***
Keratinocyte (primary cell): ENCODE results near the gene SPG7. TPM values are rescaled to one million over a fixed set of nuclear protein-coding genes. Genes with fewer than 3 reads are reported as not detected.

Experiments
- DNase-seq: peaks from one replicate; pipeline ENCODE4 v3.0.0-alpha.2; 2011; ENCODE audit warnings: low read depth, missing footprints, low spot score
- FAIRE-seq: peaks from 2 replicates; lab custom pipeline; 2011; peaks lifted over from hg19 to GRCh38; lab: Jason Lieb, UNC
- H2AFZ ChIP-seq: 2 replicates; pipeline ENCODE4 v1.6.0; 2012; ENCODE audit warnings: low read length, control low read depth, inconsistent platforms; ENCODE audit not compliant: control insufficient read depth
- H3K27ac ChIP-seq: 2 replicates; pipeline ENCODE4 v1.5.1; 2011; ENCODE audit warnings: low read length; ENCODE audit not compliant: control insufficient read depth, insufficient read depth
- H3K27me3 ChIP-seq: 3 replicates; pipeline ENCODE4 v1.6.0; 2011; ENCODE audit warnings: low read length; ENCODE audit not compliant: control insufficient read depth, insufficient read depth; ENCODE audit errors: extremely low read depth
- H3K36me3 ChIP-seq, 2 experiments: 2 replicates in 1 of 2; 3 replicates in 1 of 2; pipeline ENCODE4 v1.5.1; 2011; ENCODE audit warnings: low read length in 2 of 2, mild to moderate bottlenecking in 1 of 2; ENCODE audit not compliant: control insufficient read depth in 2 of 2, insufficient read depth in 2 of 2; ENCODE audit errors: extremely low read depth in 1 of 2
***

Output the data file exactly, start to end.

Keratinocyte (primary cell): ENCODE results near the gene SPG7. TPM values are rescaled to one million over a fixed set of nuclear protein-coding genes. Genes with fewer than 3 reads are reported as not detected.

Experiments
- DNase-seq: peaks from one replicate; pipeline ENCODE4 v3.0.0-alpha.2; 2011; ENCODE audit warnings: low read depth, missing footprints, low spot score
- FAIRE-seq: peaks from 2 replicates; lab custom pipeline; 2011; peaks lifted over from hg19 to GRCh38; lab: Jason Lieb, UNC
- H2AFZ ChIP-seq: 2 replicates; pipeline ENCODE4 v1.6.0; 2012; ENCODE audit warnings: low read length, control low read depth, inconsistent platforms; ENCODE audit not compliant: control insufficient read depth
- H3K27ac ChIP-seq: 2 replicates; pipeline ENCODE4 v1.5.1; 2011; ENCODE audit warnings: low read length; ENCODE audit not compliant: control insufficient read depth, insufficient read depth
- H3K27me3 ChIP-seq: 3 replicates; pipeline ENCODE4 v1.6.0; 2011; ENCODE audit warnings: low read length; ENCODE audit not compliant: control insufficient read depth, insufficient read depth; ENCODE audit errors: extremely low read depth
- H3K36me3 ChIP-seq, 2 experiments: 2 replicates in 1 of 2; 3 replicates in 1 of 2; pipeline ENCODE4 v1.5.1; 2011; ENCODE audit warnings: low read length in 2 of 2, mild to moderate bottlenecking in 1 of 2; ENCODE audit not compliant: control insufficient read depth in 2 of 2, insufficient read depth in 2 of 2; ENCODE audit errors: extremely low read depth in 1 of 2